Chrome Zero-Day Exploit Posted on Twitter – Patch Followed by Similar Exploit Days Later

Chrome Zero-Day Exploit Posted on Twitter - Patch Followed by Similar Exploit Days Later

A rare Chrome zero-day exploit (remote code execution – RCE) was posted on Twitter earlier in April by security researcher, Rajvardhan Agarwal. Accompanying the Tweet was a Github link to the exploit code. The vulnerability affects browsers using the Chromium framework, such as Google Chrome, Microsoft Edge Opera, and Brave – particularly when running on Windows systems.

Said Tweet read, “Just here to drop a chrome 0day. Yes you read that right.”

The original exploit was developed by security researchers Bruno Keith and Niklas Baumstark of Dataflow Security for the Pwn2Own contest that took place in the first week of April. The Tweet revealing the exploit apparently surprised even its original developers with Baumstark replying “Getting popped with our own bugs wasn’t on my bingo card for 2021.”

The two won a $100,000 bounty for their work and the rules of the Pwn2Own contest requires that they share the exploit as soon as possible with Chrome’s security teams to develop a fix.

The incident once again reiterates the importance and effectiveness of using proactive measures to identify and manage security threats. For this purpose, you can use techniques such as ethical hacking and penetration testing.


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How does it work? What is the risk?

As posted, the exploit code consists of a proof-of-concept HTML along with a corresponding JavaScript file. It is loaded into a Chrome browser simply by opening the HTML file in the browser. The exploit uses a type mismatch bug to run malicious code within Chrome and Edge. The PoC version of the codes executes code to launch the Windows calculator (calc.exe) program to illustrate its effectiveness.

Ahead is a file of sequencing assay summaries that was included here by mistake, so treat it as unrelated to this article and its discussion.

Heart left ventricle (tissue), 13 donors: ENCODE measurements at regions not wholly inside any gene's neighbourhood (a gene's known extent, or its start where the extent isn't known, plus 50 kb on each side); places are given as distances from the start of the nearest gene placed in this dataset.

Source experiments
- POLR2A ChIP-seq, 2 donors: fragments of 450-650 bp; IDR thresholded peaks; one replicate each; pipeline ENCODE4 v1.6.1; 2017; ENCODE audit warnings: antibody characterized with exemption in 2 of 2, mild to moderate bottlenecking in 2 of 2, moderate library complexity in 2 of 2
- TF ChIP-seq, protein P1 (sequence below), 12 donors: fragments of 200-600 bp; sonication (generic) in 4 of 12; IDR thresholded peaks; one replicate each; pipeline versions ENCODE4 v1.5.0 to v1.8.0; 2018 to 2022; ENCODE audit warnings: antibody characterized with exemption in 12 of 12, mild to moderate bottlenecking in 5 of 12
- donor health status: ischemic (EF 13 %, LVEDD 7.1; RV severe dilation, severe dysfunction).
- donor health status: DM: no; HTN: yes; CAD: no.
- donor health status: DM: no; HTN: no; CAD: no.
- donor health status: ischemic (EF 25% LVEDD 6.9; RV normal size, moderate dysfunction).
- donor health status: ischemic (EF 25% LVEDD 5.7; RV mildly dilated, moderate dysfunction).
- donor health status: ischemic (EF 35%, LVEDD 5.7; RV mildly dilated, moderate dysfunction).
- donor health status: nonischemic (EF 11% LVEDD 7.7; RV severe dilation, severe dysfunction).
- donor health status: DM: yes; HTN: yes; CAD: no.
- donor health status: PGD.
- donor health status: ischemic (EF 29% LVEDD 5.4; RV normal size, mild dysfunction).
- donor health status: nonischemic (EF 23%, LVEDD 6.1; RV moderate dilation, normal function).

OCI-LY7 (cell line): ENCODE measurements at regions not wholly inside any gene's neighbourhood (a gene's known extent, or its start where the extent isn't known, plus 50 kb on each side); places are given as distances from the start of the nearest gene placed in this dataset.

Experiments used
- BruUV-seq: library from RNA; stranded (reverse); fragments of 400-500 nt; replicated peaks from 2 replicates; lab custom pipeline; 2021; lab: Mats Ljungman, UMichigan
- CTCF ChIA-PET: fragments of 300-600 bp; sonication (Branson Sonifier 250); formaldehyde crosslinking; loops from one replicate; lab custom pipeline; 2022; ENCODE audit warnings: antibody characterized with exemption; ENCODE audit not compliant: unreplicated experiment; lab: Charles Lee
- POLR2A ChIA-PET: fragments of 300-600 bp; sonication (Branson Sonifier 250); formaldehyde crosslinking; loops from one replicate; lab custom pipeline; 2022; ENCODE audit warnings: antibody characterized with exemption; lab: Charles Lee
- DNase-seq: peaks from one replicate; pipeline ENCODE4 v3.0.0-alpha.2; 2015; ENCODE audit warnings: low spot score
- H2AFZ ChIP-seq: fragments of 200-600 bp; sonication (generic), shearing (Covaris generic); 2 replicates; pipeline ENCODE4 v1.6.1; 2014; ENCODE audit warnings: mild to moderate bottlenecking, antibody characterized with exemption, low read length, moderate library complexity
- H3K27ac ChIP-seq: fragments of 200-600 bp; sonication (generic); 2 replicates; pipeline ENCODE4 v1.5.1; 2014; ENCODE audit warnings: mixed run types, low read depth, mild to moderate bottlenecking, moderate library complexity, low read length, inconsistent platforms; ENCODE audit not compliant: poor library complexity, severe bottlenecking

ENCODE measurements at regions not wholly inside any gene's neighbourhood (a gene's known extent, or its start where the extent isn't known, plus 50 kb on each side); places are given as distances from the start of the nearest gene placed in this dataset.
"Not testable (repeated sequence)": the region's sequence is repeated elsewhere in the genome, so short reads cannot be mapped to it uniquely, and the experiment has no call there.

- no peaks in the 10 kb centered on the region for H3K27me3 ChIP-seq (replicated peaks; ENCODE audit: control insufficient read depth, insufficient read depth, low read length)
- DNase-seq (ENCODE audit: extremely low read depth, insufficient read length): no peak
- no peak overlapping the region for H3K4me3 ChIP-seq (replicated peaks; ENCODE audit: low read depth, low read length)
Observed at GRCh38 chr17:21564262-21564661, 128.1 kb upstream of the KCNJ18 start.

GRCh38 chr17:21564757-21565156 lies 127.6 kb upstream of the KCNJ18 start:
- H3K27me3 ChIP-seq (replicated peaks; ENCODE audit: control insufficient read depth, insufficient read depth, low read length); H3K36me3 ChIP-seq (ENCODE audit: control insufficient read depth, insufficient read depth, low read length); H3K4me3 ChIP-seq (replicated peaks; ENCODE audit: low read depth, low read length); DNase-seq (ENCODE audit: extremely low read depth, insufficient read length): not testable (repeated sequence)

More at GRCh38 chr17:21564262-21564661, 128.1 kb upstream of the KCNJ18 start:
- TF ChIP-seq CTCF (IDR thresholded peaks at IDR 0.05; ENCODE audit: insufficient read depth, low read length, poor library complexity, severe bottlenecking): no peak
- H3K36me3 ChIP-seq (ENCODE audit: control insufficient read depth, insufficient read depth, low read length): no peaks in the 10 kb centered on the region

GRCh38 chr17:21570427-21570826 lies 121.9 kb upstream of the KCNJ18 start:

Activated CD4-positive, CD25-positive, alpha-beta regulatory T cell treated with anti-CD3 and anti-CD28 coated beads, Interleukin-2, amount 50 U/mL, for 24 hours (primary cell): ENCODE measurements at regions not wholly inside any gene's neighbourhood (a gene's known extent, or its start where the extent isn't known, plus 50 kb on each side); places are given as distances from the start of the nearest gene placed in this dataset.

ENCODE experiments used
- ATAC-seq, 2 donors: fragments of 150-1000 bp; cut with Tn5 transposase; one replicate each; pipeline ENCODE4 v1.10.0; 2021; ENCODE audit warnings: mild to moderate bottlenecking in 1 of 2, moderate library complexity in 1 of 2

Luckily, neither Agarwal nor the original developers released an entirely weaponized version of the exploit. Currently, it’s not fully capable of escaping the Chrome “sandbox,” a security container preventing browser-specific code from reaching the underlying OS. However, it is still capable of running malicious code on the Windows operating system. Additionally, it is able to attack services that run embedded versions of Chromium.

What now? How to protect your Chrome/Windows systems?

The Chromium developers fixed the original vulnerability soon after the researchers reported it to its security team. It was fixed even before the exploit code was exposed on Twitter. However, at that time, the update was not yet propagated downstream to Chromium-based browsers, such as Chrome and Edge.

Commonly called the “open-source patch gap,” it’s just another example of the sometimes significant delays which occur between when a vulnerability is fixed in the underlying open-source framework to when that fix makes its way down to end-user application updates.

This can lead to security fixes for the open-source projects to inadvertently turn into 0-day exploits. In fact, this is exactly how Agarwal managed to recreate Bruno Keith and Niklas Baumstark’s original exploit by spotting the fix in the latest V8 developer update.

The Common Vulnerabilities and Exploits for said exploit is CVE-2021-21220 with the description: “Insufficient validation of untrusted input in V8 in Google Chrome prior to 89.0.4389.128 allowed a remote attacker to potentially exploit heap corruption via a crafted HTML page.”

A patch was released soon after on 13 April by Chrome with version 89.0.4389.128 for Windows, Mac and Linux which was rolled out over the following weeks.

However, another 0-day exploit PoC was dropped for Chrome a day after the release of this update. CVE-2021-21224 also involves type confusion within the Chromium framework to allow RCE via a crafted HTML page. Chrome subsequently rolled out version 90.0.4430.85 for Windows, Mac and Linux on 20 April with a patch for the new exploit as well as a number of other security issues.


If anything, the whole incident shows the relentlessness of emerging security threats and the variety of ways they can arise. To be truly informed of potential security risks, you need to not only stay up to date with end-user software such as your browsers, but with the vulnerabilities, zero-day exploits, etc. of their upstream software and frameworks.



Security researcher drops Chrome and Edge exploit on Twitter

Chrome Zero-Day Exploit Posted on Twitter